I’ve just travelled 3,000 miles to see the second annual Open Tuning Festival in Seaton Village, Toronto. (If I were being boringly pedantic, I might specify that I travelled 3,000 miles to see my old friend Ian Sinclair, who happens to be helping put on this festival today, but why let that stand in the way of a good opener?)
It’s a lovely idea: a community-based free festival, using local shops, parks and houses for venues, where anyone who wants can turn up and play. There’s bluegrass, blues, punk, rock, and the brilliantly named ukulele band, Uke Till You Puke. A guy in his fifties played solo by a corner shop with an amp and a guitar, at first to just two people; a group of teens showed with their skateboards, and amazingly stayed to listen for a few songs, despite him ignoring repeated requests to play Smells Like Teen Spirit. A beautiful young girl with an Afro walked past, too cool to change expression, but she nodded to the beat as though signalling approval.
My friend Ian joined him on the bass, then went on to join the Raisins and Grapes a cappella choir, the pitched roof of the porch they sang on giving the effect of a tiny church. At 7pm he’ll be joining his old friend Frank in a jam at the Yoga Sanctuary on the corner of Clinton and Bloor. Genuine Canadian star Jane Siberry will provide the 9.30pm finale in Vermont Park.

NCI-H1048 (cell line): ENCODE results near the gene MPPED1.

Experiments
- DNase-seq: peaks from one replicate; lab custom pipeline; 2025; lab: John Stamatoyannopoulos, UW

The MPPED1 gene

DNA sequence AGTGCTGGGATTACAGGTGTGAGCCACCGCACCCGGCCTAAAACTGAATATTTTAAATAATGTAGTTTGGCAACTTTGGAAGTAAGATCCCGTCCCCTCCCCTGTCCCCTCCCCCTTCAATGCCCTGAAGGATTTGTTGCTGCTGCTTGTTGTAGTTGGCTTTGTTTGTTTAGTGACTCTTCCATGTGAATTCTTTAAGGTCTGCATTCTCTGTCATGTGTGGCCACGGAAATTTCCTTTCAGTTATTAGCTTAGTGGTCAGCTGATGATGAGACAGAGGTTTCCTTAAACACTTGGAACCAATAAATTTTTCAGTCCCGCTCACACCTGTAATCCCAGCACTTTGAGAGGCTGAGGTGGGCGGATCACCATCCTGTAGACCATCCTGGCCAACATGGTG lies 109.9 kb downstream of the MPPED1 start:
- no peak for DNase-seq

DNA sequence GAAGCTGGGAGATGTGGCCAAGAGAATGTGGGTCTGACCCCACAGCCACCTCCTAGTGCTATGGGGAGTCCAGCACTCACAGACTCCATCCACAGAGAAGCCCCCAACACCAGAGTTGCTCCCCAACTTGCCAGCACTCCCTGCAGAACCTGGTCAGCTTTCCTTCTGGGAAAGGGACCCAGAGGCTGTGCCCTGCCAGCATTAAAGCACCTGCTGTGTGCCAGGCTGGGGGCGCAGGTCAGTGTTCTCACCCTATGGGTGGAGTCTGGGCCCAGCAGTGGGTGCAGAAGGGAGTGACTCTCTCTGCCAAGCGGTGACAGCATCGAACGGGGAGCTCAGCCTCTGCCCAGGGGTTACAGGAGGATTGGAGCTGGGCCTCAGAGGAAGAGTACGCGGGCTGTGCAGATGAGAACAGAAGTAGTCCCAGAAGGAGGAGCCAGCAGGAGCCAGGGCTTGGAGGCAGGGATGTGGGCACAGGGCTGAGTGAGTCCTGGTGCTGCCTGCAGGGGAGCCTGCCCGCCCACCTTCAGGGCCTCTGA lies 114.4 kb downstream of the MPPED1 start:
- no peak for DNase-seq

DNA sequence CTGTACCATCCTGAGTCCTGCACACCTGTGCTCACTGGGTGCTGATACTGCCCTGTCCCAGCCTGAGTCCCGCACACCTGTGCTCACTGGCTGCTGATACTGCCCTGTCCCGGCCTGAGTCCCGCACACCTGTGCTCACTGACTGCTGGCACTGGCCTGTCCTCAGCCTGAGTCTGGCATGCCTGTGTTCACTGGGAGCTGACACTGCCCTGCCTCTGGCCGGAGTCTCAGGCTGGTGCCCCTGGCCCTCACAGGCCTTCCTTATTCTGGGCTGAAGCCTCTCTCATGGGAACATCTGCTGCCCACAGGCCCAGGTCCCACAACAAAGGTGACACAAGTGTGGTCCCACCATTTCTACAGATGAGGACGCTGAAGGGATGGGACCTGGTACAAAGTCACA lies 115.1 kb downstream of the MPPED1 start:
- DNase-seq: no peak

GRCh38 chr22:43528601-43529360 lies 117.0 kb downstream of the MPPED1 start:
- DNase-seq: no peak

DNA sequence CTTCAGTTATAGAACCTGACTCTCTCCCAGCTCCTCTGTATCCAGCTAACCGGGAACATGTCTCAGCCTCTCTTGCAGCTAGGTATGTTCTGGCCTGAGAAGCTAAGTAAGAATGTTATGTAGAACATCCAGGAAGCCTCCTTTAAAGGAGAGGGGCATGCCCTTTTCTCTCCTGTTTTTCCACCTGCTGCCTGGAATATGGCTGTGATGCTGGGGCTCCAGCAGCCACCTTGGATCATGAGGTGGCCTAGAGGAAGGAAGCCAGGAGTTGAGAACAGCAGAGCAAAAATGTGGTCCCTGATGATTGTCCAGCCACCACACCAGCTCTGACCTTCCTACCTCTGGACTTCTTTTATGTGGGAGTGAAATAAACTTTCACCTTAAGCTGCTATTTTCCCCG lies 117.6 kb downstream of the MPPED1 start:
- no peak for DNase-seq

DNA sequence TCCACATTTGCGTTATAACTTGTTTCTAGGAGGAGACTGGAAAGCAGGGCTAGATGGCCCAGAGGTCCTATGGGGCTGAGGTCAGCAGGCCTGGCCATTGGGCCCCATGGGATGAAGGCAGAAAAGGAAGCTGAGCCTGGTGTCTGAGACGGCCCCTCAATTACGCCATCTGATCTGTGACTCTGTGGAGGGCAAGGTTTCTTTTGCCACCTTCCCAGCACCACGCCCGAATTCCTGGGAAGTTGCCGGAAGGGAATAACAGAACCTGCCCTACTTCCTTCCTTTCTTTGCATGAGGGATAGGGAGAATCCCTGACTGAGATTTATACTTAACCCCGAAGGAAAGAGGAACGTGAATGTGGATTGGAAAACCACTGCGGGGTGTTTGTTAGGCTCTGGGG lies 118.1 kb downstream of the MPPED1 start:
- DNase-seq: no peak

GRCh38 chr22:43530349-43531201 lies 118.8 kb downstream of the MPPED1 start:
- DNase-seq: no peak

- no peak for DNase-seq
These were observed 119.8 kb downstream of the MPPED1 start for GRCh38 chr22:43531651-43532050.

This is a festival as it should be: no mud, no hassle; all smiles. You’d think it might be sad to see these men and women, some young but many in their fifties, even sixties – estate agents now, probably, or businessmen, or builders – dusting off their instruments and rekindling the fires of youth. But it’s not. It’s uplifting, and a helluva lotta fun. Because for them, as for most, it was never about the fame or the fortune or the fanfare of big audiences. It was simply because music moved them to pick up the guitar and create songs, and the music moves them still.
The brilliance of the Open Tuning festival is in realising that just as every garage can be a rehearsal space, so every porch can be a stage, and the lawn in front of it a mini-festival. Every town should have a free festival like this. But for now, the revolution starts here: in Seaton Village, Toronto.